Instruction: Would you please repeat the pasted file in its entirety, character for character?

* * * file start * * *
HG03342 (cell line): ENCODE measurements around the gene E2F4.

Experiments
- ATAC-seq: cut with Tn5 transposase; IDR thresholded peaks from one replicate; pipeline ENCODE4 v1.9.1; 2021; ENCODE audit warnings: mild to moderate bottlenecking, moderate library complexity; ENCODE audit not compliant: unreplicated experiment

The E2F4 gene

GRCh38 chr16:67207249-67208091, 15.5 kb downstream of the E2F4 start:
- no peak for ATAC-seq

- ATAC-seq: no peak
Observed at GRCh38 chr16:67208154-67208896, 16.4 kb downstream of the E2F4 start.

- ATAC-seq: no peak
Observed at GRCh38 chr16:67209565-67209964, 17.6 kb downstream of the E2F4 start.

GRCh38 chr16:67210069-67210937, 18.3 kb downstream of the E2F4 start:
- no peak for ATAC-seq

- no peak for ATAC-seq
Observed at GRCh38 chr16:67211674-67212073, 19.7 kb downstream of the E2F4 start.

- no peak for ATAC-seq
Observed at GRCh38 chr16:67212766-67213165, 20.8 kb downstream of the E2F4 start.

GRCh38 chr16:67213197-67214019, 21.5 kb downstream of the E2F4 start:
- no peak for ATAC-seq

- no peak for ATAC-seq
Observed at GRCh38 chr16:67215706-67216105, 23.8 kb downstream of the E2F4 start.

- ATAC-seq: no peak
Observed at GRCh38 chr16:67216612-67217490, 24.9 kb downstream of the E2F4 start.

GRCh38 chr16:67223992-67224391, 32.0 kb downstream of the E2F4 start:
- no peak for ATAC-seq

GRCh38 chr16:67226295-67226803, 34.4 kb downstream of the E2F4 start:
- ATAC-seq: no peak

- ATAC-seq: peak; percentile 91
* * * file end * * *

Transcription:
HG03342 (cell line): ENCODE measurements around the gene E2F4.

Experiments
- ATAC-seq: cut with Tn5 transposase; IDR thresholded peaks from one replicate; pipeline ENCODE4 v1.9.1; 2021; ENCODE audit warnings: mild to moderate bottlenecking, moderate library complexity; ENCODE audit not compliant: unreplicated experiment

The E2F4 gene

GRCh38 chr16:67207249-67208091, 15.5 kb downstream of the E2F4 start:
- no peak for ATAC-seq

- ATAC-seq: no peak
Observed at GRCh38 chr16:67208154-67208896, 16.4 kb downstream of the E2F4 start.

- ATAC-seq: no peak
Observed at GRCh38 chr16:67209565-67209964, 17.6 kb downstream of the E2F4 start.

GRCh38 chr16:67210069-67210937, 18.3 kb downstream of the E2F4 start:
- no peak for ATAC-seq

- no peak for ATAC-seq
Observed at GRCh38 chr16:67211674-67212073, 19.7 kb downstream of the E2F4 start.

- no peak for ATAC-seq
Observed at GRCh38 chr16:67212766-67213165, 20.8 kb downstream of the E2F4 start.

GRCh38 chr16:67213197-67214019, 21.5 kb downstream of the E2F4 start:
- no peak for ATAC-seq

- no peak for ATAC-seq
Observed at GRCh38 chr16:67215706-67216105, 23.8 kb downstream of the E2F4 start.

- ATAC-seq: no peak
Observed at GRCh38 chr16:67216612-67217490, 24.9 kb downstream of the E2F4 start.

GRCh38 chr16:67223992-67224391, 32.0 kb downstream of the E2F4 start:
- no peak for ATAC-seq

GRCh38 chr16:67226295-67226803, 34.4 kb downstream of the E2F4 start:
- ATAC-seq: no peak

- ATAC-seq: peak; percentile 91